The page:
How to Grow a Giant Brain (of Doom!)

How to Grow a Giant Brain (of Doom!)

What is learning? What does it mean to be knowledgeable? Prepare to grow a giant brain as you discover more about learning itself. In a time where rote memorization and passing tests is still common in education, take a step back, open your mind, and think about what else will empower 21st Century citizens. Free resources that complement this book (including IB Learner Profile posters) are available at http: //www.ed-ucation.ca/knowledgeable.html To order class sets, grade level sets, or school sets, visit the Bookstore at www.ED-ucation.ca

Learning Difficulties: Is Your Doom Sealed?

Learning Difficulties: Is Your Doom Sealed?

CHILDREN'S DIFFICULTIES COULD BE ALLEVIATED and/or ELIMINATED PRIOR TO PRE-SCHOOL AGE. The number of children suffering developmental and learning difficulties is growing by the day. Developmental and Learning Difficulties are not generated in school instead, the child is born with it. This is the story of special toddlers, including my own child, that were able to overcome major difficulties while implementing my innovative model. Developmental and Learning Difficulties are detectable and treatable in infancy. The brain triples its weight during the first year of life. This 'window of opportunity' for neuro-pathways building is open from birth to one year of age. The proper intervention at this critical time will certainly mean a different quality of life for a child. This book is a review of early intervention programs around the world and the presentation of my innovation to the field of education. An innovation parents could have known about four years ago if only...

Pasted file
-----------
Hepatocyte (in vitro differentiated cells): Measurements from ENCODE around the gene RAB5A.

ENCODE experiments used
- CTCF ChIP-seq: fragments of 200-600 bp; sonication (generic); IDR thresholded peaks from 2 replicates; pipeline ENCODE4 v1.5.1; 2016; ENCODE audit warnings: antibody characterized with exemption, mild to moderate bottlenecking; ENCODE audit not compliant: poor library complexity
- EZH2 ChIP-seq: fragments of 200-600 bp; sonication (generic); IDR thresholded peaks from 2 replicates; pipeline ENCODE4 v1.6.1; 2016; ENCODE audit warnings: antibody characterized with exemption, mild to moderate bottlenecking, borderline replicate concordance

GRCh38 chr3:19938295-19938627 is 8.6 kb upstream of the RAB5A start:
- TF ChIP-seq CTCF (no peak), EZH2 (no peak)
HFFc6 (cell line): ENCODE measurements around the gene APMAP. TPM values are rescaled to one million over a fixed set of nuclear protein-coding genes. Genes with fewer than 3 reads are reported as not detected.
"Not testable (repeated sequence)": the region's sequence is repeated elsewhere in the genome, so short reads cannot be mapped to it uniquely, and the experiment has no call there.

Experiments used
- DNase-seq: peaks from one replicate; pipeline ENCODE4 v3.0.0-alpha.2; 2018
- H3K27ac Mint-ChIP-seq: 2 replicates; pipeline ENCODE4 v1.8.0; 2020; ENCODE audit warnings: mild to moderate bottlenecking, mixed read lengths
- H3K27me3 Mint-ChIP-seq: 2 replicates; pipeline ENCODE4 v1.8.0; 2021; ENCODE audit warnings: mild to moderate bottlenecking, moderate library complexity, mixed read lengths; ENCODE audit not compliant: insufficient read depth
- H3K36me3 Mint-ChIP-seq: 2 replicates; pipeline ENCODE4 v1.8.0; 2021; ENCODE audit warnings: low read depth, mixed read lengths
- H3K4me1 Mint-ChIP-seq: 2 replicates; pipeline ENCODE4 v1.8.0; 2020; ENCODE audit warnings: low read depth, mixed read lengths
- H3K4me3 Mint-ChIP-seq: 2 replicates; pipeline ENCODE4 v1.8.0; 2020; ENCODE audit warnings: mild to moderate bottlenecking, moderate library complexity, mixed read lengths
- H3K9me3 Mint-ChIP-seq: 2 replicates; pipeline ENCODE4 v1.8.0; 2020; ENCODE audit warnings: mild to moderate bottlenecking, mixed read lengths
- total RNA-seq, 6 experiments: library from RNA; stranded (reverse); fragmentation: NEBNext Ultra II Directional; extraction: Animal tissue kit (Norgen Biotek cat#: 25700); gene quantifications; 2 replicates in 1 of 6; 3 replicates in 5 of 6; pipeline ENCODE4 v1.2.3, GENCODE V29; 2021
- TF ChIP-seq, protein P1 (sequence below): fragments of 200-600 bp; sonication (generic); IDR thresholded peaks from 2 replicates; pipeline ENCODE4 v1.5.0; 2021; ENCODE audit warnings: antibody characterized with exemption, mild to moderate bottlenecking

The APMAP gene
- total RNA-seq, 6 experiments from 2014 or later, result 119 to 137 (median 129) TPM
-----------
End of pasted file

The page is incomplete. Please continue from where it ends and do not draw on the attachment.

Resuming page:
Growing Up in the House of Doom

Growing Up in the House of Doom

Patt Gavin grew up as the third child in a family of nine, mostly boys. Along with his six brothers, they spent their childhood doing the things most boys do: catching animals, making messes and terrorizing their sisters. Growing Up In The House Of Doom is a collection of stories from a time gone by, when life was simpler, and children actually spent time outdoors playing with other children in a real-life setting. A time when children walked or rode their bikes to little league games, and knew it was time to come home when the street lamps came on.Enjoy these memories of a group of boys who enjoyed their childhoods to the fullest, in spite of the objections of their sisters.

The Civilian

A Monthly Journal Devoted to Civil Polity, Legal Miscellany, Political Science, and Literature

The Civilian


Between Redemption and Doom

The Strains of German-Jewish Modernism

Between Redemption and Doom